Released September 1993
Original Recordings Group
Following the commercial success of Nevermind, In Utero is Nirvana’s response to the different world that such success threw them in to, with the associated crises and conflicts that arose. As a counterpoint to Nevermind’s slick polish and practised sounds, In Utero was recorded in two weeks by Pixies producer, Steve Albini. The album benefits from the rawer, immediate and more natural sound this different approach allowed. On ‘Milk It’, we hear what I think may be a chuckle from Kurt Cobain as he screams, and there are a few fluffed drums and arsing about guitar sounds throughout. The band’s charm comes through, despite the album’s obviously dark and melancholy tones.
The album stands on the brink of mainstream rock, wails, screams, shouts and heavy guitars with their distinctive grunge sound place it on the precipice of popular acceptability, not quite falling in to the heavier stoner rock around at the time, saved by melodious hooks. Despite the noise factor, the album feels intimate like the radio at night.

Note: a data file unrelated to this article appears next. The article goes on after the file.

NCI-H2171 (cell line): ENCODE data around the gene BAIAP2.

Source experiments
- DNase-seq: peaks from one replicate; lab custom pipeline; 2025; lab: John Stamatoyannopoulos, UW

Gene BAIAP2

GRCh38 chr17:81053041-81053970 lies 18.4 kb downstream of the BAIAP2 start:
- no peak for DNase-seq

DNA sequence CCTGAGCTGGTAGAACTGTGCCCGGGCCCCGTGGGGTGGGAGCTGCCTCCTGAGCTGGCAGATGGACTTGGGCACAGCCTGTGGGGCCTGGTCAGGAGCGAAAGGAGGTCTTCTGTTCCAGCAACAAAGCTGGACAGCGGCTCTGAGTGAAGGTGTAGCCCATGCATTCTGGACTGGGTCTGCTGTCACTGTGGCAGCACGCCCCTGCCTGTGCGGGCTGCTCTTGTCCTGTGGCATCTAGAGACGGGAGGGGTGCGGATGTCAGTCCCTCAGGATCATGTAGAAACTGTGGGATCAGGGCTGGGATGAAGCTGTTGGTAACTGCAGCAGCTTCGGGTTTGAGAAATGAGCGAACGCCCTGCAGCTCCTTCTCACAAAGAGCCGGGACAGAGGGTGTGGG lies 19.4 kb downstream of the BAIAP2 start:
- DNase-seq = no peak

When the tempo slows, for example with the emotionally complex ‘Dumb’ and its resonant strings, it provides temperance to the louder, faster counterpoints of rollercoaster tracks, such as ‘Very Ape’, which features a wicked groove in the chorus, as close to boogie friendly as the album gets, reminding us, as can be forgotten, that Nirvana wrote some great tunes.
As a perfect swansong, In Utero builds on the fresh and rough sounds explored in Nirvana’s first album, Bleach. As the follow up to Nevermind, In Utero provides a bitter, beautiful repost to the media whirlwind that followed their most popular album. It’s almost worth having Nevermind around to inspire such a response.
You can read Steve Albini’s letter to Nirvana before recording In Utero here. It’s ace.